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Molecular Dynamics Simulation of the Antiamoebin Ion Channel: Linking Structure and Conductance
Department of Pharmaceutical Chemistry, University of California, San Francisco.
Department of Pharmaceutical Chemistry, University of California, San Francisco.
MS 239-4, Exobiology Branch, NASA Ames Research Center, Moffet Field, California.
Department of Crystallography, Institute of Structural and Molecular Biology, Birkbeck College, University of London.
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2011 (English)In: Biophysical Journal, ISSN 0006-3495, E-ISSN 1542-0086, Vol. 100, no 10, 2394-402 p.Article in journal (Refereed) Published
Abstract [en]

Molecular-dynamics simulations were carried out to ascertain which of the potential multimeric forms of the transmembrane peptaibol channel, antiamoebin, is consistent with its measured conductance. Estimates of the conductance obtained through counting ions that cross the channel and by solving the Nernst-Planck equation yield consistent results, indicating that the motion of ions inside the channel can be satisfactorily described as diffusive. The calculated conductance of octameric channels is markedly higher than the conductance measured in single channel recordings, whereas the tetramer appears to be nonconducting. The conductance of the hexamer was estimated to be 115 ± 34 pS and 74 ± 20 pS, at 150 mV and 75 mV, respectively, in satisfactory agreement with the value of 90 pS measured at 75 mV. On this basis, we propose that the antiamoebin channel consists of six monomers. Its pore is large enough to accommodate K+ and Cl with their first solvation shells intact. The free energy barrier encountered by K+ is only 2.2 kcal/mol whereas Cl encounters a substantially higher barrier of nearly 5 kcal/mol. This difference makes the channel selective for cations. Ion crossing events are shown to be uncorrelated and follow Poisson statistics.

Place, publisher, year, edition, pages
Cell Press , 2011. Vol. 100, no 10, 2394-402 p.
National Category
Theoretical Chemistry
URN: urn:nbn:se:su:diva-63439DOI: 10.1016/j.bpj.2011.03.054OAI: diva2:453184
Available from: 2011-11-01 Created: 2011-10-18 Last updated: 2011-11-09Bibliographically approved
In thesis
1. Modeling of voltage-gated ion channels
Open this publication in new window or tab >>Modeling of voltage-gated ion channels
2011 (English)Doctoral thesis, comprehensive summary (Other academic)
Abstract [en]

The recent determination of several crystal structures of voltage-gated ion channels has catalyzed computational efforts of studying these remarkable molecular machines that are able to conduct ions across biological membranes at extremely high rates without compromising the ion selectivity.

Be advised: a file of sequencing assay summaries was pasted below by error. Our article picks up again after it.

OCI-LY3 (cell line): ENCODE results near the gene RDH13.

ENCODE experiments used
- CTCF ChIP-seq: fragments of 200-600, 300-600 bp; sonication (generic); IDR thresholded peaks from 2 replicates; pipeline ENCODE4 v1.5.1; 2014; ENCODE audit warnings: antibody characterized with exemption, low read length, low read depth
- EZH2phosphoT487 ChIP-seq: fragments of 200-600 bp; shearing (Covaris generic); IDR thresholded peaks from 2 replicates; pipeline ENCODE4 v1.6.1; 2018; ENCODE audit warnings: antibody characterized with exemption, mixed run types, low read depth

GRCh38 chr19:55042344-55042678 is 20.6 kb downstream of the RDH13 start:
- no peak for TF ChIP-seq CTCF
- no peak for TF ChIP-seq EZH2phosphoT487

Starting from the open crystal structures, we have studied the gating mechanism of these channels by molecular modeling techniques. Firstly, by applying a membrane potential, initial stages of the closing of the channel were captured, manifested in a secondary-structure change in the voltage-sensor. In a follow-up study, we found that the energetic cost of translocating this 310-helix conformation was significantly lower than in the original conformation. Thirdly, collaborators of ours identified new molecular constraints for different states along the gating pathway. We used those to build new protein models that were evaluated by simulations. All these results point to a gating mechanism where the S4 helix undergoes a secondary structure transformation during gating.

These simulations also provide information about how the protein interacts with the surrounding membrane. In particular, we found that lipid molecules close to the protein diffuse together with it, forming a large dynamic lipid-protein cluster. This has important consequences for the understanding of protein-membrane interactions and for the theories of lateral diffusion of membrane proteins.

Further, simulations of the simple ion channel antiamoebin were performed where different molecular models of the channel were evaluated by calculating ion conduction rates, which were compared to experimentally measured values. One of the models had a conductance consistent with the experimental data and was proposed to represent the biological active state of the channel.

Finally, the underlying methods for simulating molecular systems were probed by implementing the CHARMM force field into the GROMACS simulation package. The implementation was verified and specific GROMACS-features were combined with CHARMM and evaluated on long timescales. The CHARMM interaction potential was found to sample relevant protein conformations indifferently of the model of solvent used.

Place, publisher, year, edition, pages
Stockholm: Department of Biochemistry and Biophysics. Stockholm University, 2011. 65 p.
Molecular modeling, Molecular dynamics, Voltage-gating, Ion channels, Protein structure prediction
National Category
Theoretical Chemistry Bioinformatics (Computational Biology)
Research subject
Biochemistry with Emphasis on Theoretical Chemistry
urn:nbn:se:su:diva-63437 (URN)978-91-7447-336-0 (ISBN)
Public defence
2011-12-16, Magnélisalen, Kemiska övningslaboratoriet, Svante Arrhenius väg 16 B, Stockholm, 10:00 (English)
At the time of the doctoral defense, the following paper was unpublished and had a status as follows: Paper 3: Manuscript.Available from: 2011-11-24 Created: 2011-10-18 Last updated: 2011-11-23Bibliographically approved

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Bjelkmar, Pär
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